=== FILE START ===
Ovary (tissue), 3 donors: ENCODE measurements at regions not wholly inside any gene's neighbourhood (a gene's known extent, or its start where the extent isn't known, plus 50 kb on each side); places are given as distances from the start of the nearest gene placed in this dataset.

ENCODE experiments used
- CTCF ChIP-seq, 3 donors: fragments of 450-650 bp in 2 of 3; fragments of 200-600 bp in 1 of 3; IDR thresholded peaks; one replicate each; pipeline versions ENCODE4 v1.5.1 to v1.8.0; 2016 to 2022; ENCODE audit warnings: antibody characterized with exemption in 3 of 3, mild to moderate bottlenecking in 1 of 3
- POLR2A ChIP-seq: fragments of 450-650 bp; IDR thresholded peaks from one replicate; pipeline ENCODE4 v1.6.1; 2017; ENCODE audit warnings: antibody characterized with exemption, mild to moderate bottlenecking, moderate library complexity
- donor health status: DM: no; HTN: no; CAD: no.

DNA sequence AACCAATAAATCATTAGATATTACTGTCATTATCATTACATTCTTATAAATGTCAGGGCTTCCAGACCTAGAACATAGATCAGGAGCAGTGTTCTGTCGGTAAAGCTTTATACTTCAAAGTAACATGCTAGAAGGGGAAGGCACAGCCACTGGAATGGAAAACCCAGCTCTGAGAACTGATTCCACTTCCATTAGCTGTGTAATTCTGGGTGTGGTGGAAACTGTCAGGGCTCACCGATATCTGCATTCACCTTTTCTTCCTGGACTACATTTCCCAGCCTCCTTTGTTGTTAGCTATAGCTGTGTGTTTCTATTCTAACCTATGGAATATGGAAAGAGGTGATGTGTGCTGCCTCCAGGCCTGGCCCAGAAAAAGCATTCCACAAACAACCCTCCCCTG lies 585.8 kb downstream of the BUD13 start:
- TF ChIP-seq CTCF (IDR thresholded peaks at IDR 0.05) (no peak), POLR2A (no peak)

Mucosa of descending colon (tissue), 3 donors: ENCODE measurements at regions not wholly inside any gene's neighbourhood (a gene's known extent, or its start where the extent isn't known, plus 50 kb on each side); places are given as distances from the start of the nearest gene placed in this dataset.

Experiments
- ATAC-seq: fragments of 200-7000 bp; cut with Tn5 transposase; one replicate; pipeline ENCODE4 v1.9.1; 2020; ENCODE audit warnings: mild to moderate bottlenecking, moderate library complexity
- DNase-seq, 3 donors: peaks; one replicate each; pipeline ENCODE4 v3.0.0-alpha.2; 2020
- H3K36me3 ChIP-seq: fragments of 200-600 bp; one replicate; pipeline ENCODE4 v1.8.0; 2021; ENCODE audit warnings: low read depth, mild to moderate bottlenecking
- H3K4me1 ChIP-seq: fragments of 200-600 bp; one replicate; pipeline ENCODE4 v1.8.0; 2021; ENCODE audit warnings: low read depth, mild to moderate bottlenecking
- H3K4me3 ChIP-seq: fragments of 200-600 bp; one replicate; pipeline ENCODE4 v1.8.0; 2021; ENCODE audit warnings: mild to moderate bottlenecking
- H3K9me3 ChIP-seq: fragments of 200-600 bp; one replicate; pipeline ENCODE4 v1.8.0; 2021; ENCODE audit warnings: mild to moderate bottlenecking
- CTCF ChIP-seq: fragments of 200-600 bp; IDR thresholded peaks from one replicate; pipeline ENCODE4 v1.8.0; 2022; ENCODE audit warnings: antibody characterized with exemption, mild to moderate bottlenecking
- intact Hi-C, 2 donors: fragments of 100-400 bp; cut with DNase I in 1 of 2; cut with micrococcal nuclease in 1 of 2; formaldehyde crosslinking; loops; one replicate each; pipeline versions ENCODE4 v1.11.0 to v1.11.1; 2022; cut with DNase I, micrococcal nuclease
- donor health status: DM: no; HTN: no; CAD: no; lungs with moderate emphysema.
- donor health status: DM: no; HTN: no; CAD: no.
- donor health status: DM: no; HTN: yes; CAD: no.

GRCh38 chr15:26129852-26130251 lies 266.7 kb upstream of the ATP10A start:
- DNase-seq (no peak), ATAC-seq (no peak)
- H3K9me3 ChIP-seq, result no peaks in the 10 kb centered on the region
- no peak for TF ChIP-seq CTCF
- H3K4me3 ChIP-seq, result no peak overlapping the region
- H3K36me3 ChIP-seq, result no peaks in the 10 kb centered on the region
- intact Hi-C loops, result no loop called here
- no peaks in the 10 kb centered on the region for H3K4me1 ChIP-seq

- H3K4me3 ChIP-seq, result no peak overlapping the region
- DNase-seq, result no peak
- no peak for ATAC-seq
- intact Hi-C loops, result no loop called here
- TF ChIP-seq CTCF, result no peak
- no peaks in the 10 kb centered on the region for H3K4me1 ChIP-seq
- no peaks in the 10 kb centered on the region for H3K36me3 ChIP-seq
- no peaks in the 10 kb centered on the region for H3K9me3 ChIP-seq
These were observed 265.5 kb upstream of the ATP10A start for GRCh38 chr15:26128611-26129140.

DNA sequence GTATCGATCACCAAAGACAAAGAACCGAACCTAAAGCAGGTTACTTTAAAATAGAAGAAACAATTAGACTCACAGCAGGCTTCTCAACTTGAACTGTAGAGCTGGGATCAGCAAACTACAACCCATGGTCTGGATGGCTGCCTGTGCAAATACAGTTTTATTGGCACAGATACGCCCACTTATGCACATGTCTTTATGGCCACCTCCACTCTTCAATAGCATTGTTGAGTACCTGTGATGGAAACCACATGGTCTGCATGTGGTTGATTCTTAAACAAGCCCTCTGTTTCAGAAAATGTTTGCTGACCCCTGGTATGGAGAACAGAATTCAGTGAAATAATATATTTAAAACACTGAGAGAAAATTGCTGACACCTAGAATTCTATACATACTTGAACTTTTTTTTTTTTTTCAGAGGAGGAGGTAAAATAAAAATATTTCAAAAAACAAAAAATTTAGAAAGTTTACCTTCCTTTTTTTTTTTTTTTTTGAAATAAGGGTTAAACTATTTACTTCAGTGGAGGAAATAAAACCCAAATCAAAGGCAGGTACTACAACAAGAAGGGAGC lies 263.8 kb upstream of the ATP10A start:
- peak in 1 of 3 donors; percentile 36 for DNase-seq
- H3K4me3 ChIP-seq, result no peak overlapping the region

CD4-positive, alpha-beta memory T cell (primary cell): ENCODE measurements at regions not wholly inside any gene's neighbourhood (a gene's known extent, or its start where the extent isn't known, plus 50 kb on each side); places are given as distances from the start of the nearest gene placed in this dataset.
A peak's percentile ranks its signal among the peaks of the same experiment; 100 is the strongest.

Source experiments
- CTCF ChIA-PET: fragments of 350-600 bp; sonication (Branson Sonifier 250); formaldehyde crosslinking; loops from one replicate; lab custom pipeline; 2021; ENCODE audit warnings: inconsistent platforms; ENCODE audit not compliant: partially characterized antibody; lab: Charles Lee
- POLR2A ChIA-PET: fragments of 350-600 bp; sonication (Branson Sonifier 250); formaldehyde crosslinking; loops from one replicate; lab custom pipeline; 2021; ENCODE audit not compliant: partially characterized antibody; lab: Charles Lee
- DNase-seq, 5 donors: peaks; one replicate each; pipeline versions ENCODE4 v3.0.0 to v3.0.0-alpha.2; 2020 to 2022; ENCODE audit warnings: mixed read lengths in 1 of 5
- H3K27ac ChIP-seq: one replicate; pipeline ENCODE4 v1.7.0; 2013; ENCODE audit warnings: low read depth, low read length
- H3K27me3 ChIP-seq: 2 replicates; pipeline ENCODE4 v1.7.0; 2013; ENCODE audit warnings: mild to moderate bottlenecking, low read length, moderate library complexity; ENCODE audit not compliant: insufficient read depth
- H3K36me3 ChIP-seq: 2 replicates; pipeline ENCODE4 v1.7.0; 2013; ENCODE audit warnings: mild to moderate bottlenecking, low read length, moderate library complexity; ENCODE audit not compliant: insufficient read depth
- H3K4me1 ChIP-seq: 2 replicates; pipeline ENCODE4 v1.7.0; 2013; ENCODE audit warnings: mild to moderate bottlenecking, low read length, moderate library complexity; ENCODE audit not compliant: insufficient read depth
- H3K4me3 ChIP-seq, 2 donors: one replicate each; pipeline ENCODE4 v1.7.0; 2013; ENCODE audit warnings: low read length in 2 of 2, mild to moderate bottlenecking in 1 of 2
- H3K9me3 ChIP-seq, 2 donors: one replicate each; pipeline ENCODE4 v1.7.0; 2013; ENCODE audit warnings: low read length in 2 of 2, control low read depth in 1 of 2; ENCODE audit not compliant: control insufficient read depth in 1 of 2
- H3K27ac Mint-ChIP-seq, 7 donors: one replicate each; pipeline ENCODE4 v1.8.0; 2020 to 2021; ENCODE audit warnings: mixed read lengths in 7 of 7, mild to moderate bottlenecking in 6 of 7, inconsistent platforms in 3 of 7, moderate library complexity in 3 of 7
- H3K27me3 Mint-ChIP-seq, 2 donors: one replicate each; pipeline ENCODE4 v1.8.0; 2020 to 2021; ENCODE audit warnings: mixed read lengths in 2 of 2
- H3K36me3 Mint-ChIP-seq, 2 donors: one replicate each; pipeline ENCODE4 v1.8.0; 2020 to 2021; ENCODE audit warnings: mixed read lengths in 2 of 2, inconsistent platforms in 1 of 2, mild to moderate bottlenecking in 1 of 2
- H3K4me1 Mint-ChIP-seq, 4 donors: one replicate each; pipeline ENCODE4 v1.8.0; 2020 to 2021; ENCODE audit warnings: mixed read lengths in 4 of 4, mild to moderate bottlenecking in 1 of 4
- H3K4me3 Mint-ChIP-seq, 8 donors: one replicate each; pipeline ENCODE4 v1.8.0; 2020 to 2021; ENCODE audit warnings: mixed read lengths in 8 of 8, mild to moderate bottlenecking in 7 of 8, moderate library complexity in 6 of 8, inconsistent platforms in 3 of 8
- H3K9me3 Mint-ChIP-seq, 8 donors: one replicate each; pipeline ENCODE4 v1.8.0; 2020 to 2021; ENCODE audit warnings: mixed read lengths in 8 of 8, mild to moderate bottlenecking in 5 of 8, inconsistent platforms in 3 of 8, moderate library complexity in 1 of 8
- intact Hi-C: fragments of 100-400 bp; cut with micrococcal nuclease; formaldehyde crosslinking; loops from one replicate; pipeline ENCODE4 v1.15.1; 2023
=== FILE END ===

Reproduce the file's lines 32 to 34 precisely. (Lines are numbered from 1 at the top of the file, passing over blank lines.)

- intact Hi-C loops, result no loop called here
- TF ChIP-seq CTCF, result no peak
- no peaks in the 10 kb centered on the region for H3K4me1 ChIP-seq